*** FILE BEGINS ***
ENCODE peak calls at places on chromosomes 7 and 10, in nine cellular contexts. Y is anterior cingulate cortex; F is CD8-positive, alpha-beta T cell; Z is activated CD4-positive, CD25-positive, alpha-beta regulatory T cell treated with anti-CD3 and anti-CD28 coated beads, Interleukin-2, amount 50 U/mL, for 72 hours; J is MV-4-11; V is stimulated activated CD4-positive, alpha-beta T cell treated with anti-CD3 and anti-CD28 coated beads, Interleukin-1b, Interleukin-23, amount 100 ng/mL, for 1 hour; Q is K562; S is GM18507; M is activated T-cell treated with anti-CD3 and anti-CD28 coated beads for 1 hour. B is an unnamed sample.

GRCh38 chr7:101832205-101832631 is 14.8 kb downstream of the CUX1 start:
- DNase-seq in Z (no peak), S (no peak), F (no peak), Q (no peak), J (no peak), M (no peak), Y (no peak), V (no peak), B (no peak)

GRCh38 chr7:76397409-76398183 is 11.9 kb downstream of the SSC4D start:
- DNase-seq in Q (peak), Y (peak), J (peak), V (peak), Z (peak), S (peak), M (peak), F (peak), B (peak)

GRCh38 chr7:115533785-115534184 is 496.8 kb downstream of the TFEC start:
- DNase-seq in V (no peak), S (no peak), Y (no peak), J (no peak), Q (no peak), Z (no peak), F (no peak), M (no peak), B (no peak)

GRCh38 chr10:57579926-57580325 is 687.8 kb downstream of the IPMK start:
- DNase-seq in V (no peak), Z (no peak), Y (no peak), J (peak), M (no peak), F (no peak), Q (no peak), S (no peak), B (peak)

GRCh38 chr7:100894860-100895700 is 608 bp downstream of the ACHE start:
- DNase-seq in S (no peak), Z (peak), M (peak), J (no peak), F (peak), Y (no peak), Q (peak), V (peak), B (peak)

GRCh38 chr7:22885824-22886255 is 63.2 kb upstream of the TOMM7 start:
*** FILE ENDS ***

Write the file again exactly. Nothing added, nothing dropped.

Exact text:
ENCODE peak calls at places on chromosomes 7 and 10, in nine cellular contexts. Y is anterior cingulate cortex; F is CD8-positive, alpha-beta T cell; Z is activated CD4-positive, CD25-positive, alpha-beta regulatory T cell treated with anti-CD3 and anti-CD28 coated beads, Interleukin-2, amount 50 U/mL, for 72 hours; J is MV-4-11; V is stimulated activated CD4-positive, alpha-beta T cell treated with anti-CD3 and anti-CD28 coated beads, Interleukin-1b, Interleukin-23, amount 100 ng/mL, for 1 hour; Q is K562; S is GM18507; M is activated T-cell treated with anti-CD3 and anti-CD28 coated beads for 1 hour. B is an unnamed sample.

GRCh38 chr7:101832205-101832631 is 14.8 kb downstream of the CUX1 start:
- DNase-seq in Z (no peak), S (no peak), F (no peak), Q (no peak), J (no peak), M (no peak), Y (no peak), V (no peak), B (no peak)

GRCh38 chr7:76397409-76398183 is 11.9 kb downstream of the SSC4D start:
- DNase-seq in Q (peak), Y (peak), J (peak), V (peak), Z (peak), S (peak), M (peak), F (peak), B (peak)

GRCh38 chr7:115533785-115534184 is 496.8 kb downstream of the TFEC start:
- DNase-seq in V (no peak), S (no peak), Y (no peak), J (no peak), Q (no peak), Z (no peak), F (no peak), M (no peak), B (no peak)

GRCh38 chr10:57579926-57580325 is 687.8 kb downstream of the IPMK start:
- DNase-seq in V (no peak), Z (no peak), Y (no peak), J (peak), M (no peak), F (no peak), Q (no peak), S (no peak), B (peak)

GRCh38 chr7:100894860-100895700 is 608 bp downstream of the ACHE start:
- DNase-seq in S (no peak), Z (peak), M (peak), J (no peak), F (peak), Y (no peak), Q (peak), V (peak), B (peak)

GRCh38 chr7:22885824-22886255 is 63.2 kb upstream of the TOMM7 start: